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Rolen finding his swing

Rolen finding his swing
Baseball REPORTER,

When Scott Rolen went on the disabled list in August of last season, with his left shoulder once again acting up, he returned to his home in Florida to contemplate a career that was spiralling downward.

"Is that who I am now?" the Toronto Blue Jays third baseman asked himself.

An established hitting star who averaged about 27 home runs and 100 runs batted in over the first eight years of his career, a chronic shoulder problem has effectively shuttered Rolen's offensive numbers in recent years.

A radical alteration to his batting stance has put Rolen back in the swing of things during the initial baby steps of the 2009 season, which continued last night for the Toronto Blue Jays with their third game against the Detroit Tigers at the Rogers Centre.

Detroit, paced by a couple of home runs and RBIs by Miguel Cabrera, halted Toronto's modest two-game win streak with a 5-1 victory before a small crowd of 12,145.

Brandon Inge also homered, his third of the series, off Toronto starter Jesse Litsch.

Over the past four years, Rolen's shoulder has required three surgeries and he has had just 46 home runs and 231 RBIs while missing 223 games.

The 34-year-old was starting to feel like permanently damaged goods and he wasn't enjoying the view.

"About the time I went on the DL I talked to my wife at home and I said, 'I don't know, this is tough, this is hard,' " Rolen said yesterday. "If this is what it is, it's going to be a tough ride."

"I have battled so hard the last couple of years and couldn't make any headway."

Rolen believes salvation is at hand thanks to a physical intervention by Hap Hudson, a former major-league rehabilitation trainer for the Philadelphia Phillies, who now operates his own treatment facility in Oldsmar, Fla.

Rolen went to see Hudson after he went on the DL last season and Hudson suggested that the athlete lower his hands to shoulder level when he assumed his batting stance. Hudson said the adjustment would dramatically lessen the strain on his left shoulder when he swung.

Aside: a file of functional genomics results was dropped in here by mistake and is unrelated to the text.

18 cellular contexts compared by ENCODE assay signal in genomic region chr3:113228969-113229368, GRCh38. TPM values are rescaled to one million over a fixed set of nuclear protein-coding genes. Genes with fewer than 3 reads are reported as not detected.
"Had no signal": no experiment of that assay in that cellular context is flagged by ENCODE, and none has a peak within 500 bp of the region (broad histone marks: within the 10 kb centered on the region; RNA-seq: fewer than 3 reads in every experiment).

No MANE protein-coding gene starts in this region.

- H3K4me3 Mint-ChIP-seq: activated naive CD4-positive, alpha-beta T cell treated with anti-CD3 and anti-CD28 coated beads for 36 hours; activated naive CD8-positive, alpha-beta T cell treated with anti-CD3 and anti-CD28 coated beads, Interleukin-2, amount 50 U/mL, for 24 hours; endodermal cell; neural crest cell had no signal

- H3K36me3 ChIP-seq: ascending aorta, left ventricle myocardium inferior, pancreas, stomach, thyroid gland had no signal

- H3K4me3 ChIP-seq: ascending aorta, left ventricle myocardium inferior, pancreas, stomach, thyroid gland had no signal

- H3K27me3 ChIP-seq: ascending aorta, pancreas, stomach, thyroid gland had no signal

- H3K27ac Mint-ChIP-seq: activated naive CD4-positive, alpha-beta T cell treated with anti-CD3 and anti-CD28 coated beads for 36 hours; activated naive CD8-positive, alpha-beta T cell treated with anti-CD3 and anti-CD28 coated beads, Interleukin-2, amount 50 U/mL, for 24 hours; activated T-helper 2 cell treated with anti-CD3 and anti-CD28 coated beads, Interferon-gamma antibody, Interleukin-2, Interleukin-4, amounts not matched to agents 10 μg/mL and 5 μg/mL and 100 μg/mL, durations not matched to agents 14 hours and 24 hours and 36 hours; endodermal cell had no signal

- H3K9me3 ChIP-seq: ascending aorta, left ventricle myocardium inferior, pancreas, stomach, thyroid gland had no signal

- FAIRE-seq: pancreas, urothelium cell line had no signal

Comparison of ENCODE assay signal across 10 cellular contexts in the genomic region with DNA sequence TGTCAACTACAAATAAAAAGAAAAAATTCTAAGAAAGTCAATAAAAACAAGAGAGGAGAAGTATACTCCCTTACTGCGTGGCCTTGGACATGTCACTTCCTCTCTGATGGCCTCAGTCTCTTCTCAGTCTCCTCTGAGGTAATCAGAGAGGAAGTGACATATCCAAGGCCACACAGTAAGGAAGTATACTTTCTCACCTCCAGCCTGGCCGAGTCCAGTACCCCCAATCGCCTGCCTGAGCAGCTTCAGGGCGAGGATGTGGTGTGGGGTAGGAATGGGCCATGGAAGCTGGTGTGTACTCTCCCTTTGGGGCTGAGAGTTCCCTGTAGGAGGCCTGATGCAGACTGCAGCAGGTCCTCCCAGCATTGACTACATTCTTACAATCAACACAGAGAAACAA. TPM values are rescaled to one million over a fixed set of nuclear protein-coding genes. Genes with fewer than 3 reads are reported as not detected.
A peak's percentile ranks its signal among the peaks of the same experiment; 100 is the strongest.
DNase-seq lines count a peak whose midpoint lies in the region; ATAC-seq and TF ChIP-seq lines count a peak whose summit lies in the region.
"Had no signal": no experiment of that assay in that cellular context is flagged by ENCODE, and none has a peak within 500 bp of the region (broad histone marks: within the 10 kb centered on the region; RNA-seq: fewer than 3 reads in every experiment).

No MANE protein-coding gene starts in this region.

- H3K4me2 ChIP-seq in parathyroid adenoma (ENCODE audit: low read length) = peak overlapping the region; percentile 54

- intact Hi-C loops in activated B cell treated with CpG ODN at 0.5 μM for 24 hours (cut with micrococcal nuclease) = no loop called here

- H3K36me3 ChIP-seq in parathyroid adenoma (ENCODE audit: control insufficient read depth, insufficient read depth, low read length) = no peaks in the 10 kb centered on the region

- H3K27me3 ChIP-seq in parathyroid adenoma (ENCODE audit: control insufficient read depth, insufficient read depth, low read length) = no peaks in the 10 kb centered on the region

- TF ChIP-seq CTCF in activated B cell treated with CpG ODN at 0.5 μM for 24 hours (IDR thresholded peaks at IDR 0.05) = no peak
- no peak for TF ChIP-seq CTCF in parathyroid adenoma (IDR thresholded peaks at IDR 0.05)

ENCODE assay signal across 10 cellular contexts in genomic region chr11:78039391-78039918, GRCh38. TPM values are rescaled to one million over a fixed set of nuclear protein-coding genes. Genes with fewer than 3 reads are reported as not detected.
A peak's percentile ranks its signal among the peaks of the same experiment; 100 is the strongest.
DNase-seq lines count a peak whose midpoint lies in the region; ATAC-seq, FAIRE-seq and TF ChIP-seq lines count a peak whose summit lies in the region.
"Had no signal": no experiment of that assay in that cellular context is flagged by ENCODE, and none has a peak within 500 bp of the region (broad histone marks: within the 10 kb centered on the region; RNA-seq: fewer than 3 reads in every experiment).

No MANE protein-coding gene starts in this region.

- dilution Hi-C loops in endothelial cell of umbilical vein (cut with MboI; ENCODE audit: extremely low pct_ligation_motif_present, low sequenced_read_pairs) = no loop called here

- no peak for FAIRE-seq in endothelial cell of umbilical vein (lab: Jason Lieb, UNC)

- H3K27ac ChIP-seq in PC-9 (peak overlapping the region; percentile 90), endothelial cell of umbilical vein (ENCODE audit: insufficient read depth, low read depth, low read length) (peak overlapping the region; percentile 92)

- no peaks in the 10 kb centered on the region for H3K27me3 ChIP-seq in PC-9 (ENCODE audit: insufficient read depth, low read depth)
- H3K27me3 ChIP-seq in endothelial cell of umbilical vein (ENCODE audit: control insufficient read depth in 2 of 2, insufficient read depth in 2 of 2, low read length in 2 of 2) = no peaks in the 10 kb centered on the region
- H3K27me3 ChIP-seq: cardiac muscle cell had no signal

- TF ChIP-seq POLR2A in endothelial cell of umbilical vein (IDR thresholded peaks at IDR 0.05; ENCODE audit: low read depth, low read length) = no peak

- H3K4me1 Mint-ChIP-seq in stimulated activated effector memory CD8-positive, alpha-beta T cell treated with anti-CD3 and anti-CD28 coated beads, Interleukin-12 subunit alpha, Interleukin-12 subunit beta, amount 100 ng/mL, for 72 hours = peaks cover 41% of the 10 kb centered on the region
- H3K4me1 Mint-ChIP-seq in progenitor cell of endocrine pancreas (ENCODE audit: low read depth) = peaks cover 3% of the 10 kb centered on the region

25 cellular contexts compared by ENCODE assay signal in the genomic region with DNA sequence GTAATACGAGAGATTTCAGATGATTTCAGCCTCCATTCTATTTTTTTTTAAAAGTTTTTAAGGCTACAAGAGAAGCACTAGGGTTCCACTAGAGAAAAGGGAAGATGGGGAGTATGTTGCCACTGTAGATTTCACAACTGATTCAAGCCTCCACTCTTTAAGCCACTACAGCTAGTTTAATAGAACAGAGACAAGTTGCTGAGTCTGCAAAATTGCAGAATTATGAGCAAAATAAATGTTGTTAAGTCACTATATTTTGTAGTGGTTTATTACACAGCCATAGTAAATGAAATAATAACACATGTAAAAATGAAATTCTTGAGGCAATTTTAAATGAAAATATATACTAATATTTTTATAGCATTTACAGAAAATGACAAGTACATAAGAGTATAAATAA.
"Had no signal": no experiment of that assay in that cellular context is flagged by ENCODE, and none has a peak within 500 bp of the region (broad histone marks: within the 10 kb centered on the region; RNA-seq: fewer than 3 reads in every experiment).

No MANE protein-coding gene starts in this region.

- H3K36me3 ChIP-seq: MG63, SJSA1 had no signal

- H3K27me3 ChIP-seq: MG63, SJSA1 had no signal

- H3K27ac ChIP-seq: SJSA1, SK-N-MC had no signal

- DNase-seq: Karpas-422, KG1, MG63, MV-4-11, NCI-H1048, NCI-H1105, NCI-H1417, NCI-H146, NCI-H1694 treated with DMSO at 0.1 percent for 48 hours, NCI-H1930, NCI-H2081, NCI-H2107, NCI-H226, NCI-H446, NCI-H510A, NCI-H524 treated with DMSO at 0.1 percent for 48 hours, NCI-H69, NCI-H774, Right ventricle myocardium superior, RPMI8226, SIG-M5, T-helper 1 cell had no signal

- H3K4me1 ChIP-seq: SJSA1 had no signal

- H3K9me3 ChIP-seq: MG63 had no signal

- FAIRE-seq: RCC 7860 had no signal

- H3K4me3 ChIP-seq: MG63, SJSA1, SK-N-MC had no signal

It was a tough decision for Rolen, who for as long as he could remember has always gripped the bat with his hand hovering over his batting helmet.

"That was the problem," Rolen said. "I'd hit that way, counting the minor leagues, for 14 years and all of a sudden, 'Hey, by the way you can't do that anymore.' "

Desperate to find a fix, Rolen decided to give it a try and after working with Hudson for about three weeks in August he returned to the Jays and found the adjustment to his liking.

He batted .298 with four home runs and 12 RBIs over the final month of last season and this season has looked solid at the plate.

Rolen went 1-for-3 in the home opener. On Tuesday night, during Toronto's 5-4 comeback win, he went 2-for-4, including his first home run of the season.

Last night, Rolen had but a single in three official at-bats as the Jays struggled to find their stride against Detroit starter Zack Miner, who held Toronto to one run off six hits through 52/3 innings to earn the victory.

Litsch struggled from the outset. He allowed three of the seven hits he surrendered over six innings in the first, including a three-run home run by Cabrera that gave the Tigers the early jump.

Altering a swing is no easy feat but Rolen said he was out of options.

"I was at a point where I was done fighting it," said Rolen, who still has two years and $22-million (U.S.) to go on his contract. "I knew I couldn't do it the other way. It wasn't there. I tried and tried and tried and tried to kill myself, kept going on the DL.

"I finally had to say, 'Okay. It was either that or I'm going to be miserable for another two or three years.' So I dove in, let's do it."

Toronto manager Cito Gaston said he is enjoying Rolen's new swing.

"I think you have to be somewhere comfortable as a hitter," Gaston said. "I tell kids all the time ... make sure you have a bat that you can swing and you're comfortable with your stance."

Author:Fox Sports
Author's Website:
Added: April 9, 2009

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